The following article is a reprint of our original post at QuietEdVenture - a joint initiative with Nepal based partners to stimulate cycling based tourism as a skills and economic development initiative, enhanced by eBikes if we can get the solution mix right. We've been distilling all our learnings over 5yrs of rugged eBike dealership to work out what can be viable as a fleet bike for such extreme operating conditions and use this venture as a viability test when assessing eBike builds.
I first visited the Himalayan region in 2003, a time that coincided with the 50th Anniversary of the Edmund Hillary - Tenzing Norgay Summit. I went there trekking with a close friend and marvelled at the beauty of the mountains, the serenity of the experience and learnt the value of high country tea-houses and hostels and the families who hosted. My friend and I walked the three main valleys of Sagarmatha National Park, seeing micro-hydro schemes, stupas, high passses, the frozen, shifting beauty of glaciers and sharing stories with travellers we'd meet along the way. I had come from a background of Mountain Bike racing and touring in Australia, and was continually taunted by thoughts of how good it would be to explore the region by Mountain Bike. It's an area with inhospitable terrain - no roads, accessible only by walking or yak trains for most, helicopters for the few - and constant geographic movement, causing landslides, slips and rockfalls.
Years later, I crossed paths with a local, Ram Gurung, who shared my passion for high country cycling and the value of two wheels as an alternative to the traditional "foot or Yak" transport options. We stayed in touch, sharing images and stories of high country travellers. In Australia, I had been exploring the role of rugged, off-froad oriented eBikes as a transport option for areas with rugged terrain, augmenting rider effort. In 2017, motivated by the desire to create an alliance that delivers social impact and extra transport options for high country villages, we joined forces to create QuietEdVenture. The fact that Ram had recently fractured his spine in an accident provides him with some downtime to look at how we can scale his efforts, whilst also building in safety engineering + quality controls into the business.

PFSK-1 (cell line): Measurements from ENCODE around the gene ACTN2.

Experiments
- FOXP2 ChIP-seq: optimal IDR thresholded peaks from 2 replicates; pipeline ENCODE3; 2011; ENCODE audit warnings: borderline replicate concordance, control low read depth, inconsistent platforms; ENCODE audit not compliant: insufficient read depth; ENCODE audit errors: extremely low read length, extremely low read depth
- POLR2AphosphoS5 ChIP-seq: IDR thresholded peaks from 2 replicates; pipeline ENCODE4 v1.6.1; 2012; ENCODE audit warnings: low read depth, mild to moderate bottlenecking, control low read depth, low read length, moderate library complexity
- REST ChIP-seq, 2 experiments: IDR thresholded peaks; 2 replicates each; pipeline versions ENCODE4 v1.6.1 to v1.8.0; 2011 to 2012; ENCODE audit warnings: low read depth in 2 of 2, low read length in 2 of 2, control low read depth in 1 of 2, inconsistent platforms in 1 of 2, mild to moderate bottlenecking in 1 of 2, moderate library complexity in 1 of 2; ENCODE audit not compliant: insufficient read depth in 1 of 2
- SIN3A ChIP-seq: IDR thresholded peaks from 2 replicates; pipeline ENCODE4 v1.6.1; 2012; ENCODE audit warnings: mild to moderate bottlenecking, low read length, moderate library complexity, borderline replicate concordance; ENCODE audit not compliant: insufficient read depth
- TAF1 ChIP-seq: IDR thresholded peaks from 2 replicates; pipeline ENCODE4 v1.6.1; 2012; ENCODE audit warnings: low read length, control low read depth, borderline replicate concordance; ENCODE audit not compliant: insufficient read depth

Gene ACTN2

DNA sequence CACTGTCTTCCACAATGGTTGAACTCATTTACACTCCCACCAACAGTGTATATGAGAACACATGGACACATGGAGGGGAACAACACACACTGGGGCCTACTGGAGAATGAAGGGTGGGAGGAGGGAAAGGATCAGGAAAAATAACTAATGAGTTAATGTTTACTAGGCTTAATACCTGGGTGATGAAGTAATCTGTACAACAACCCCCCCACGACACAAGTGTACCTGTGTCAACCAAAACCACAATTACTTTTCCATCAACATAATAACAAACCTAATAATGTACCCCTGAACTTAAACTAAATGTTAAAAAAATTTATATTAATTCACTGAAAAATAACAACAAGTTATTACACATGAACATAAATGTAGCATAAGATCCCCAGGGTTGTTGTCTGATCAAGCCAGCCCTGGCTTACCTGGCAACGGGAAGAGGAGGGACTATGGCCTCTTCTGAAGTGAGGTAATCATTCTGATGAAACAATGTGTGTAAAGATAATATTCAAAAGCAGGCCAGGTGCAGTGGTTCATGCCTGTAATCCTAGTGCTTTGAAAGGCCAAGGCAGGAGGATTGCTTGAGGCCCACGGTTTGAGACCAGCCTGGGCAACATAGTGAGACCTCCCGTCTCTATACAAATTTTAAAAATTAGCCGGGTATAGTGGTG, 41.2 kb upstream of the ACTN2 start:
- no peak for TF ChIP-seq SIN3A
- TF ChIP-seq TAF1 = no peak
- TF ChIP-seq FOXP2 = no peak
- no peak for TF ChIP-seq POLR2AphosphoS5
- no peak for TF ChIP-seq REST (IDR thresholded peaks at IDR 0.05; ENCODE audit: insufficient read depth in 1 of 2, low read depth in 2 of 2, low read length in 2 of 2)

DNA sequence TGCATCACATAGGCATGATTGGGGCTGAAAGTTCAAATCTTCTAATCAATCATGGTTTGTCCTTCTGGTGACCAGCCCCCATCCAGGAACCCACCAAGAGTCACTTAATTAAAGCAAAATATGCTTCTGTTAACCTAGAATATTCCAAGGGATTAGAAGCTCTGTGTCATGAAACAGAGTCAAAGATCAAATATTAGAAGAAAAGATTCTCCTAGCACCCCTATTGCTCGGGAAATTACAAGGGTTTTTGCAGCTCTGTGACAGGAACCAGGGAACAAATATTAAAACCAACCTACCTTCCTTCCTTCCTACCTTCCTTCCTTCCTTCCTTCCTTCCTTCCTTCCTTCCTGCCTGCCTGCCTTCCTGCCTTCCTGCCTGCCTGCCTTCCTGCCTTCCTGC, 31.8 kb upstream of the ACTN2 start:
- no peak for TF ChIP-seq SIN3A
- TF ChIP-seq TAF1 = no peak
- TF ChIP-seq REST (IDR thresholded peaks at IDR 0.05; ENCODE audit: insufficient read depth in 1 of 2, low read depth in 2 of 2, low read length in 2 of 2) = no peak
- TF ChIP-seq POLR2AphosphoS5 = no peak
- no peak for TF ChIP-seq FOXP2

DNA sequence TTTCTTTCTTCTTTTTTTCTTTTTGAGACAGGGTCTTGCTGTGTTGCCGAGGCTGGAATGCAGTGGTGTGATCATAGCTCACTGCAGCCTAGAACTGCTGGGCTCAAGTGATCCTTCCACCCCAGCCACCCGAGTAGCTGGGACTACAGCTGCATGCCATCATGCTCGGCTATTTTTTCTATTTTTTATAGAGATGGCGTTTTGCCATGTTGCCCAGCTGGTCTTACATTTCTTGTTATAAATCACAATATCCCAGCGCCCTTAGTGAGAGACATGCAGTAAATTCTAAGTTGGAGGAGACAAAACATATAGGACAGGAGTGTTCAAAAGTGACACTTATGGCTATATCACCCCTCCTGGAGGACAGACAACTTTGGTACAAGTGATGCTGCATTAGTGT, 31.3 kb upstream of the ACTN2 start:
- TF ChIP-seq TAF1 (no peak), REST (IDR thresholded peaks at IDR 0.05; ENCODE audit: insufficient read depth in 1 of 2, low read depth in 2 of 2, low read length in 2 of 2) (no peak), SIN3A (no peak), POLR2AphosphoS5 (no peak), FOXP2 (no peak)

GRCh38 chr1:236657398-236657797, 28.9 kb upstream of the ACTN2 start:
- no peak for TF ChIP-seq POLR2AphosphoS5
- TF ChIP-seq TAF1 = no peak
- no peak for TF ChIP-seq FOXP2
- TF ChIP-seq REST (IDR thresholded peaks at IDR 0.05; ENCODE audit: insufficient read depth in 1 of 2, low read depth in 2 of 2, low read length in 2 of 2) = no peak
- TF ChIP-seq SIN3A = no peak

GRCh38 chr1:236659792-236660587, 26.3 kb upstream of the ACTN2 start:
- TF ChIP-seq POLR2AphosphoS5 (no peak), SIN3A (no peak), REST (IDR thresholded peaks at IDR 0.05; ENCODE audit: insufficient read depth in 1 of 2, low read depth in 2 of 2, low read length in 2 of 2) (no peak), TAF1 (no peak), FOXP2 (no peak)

Our mission is to create viable local entrepreneurship pathways for the regions youth, building the capacity of the region to use cycling as an extra transport + tourism option. As capacity builds, we'll be able to look at the extra value offered by eBikes, which augment rider effort and act as a form of portable energy with their onboard batteries. I've been actively exploring this through a related initiative, SolarEdVenture, where we containerise eBikes, capturing and storing renewable energy in a convenient, compact format ready for use by travellers, tourism operators and villages. These can also act as STEAM skills development hubs, training locals in the capture + storage of energy from formats other than micro-hydro, building additional energy security for the regions without further jeopardising their important forests, which are used for lighting, cooking fuel and warmth.
We know that the Himalayas is a region that depends heavily on tourism revenue, with high levels of seasonal variation in tourist traffic. The Nepal earthquakes had a devastating impact on high country villages and tourism numbers - by diversifying the transport + logistics options in the area, we add to regional resilience and their capacity to move supplies, energy + people around in times of need. We welcome you on our journey.
So now you know a little about what we're trying to do - what eBikes do YOU think would withstand this kind of operating environment? We're all ears - our legs + minds are ready to test ride if you think your product has what it takes..keep in mind we're looking for a robust supply chain and world class warranty, manufacturer support (a hard thing to find).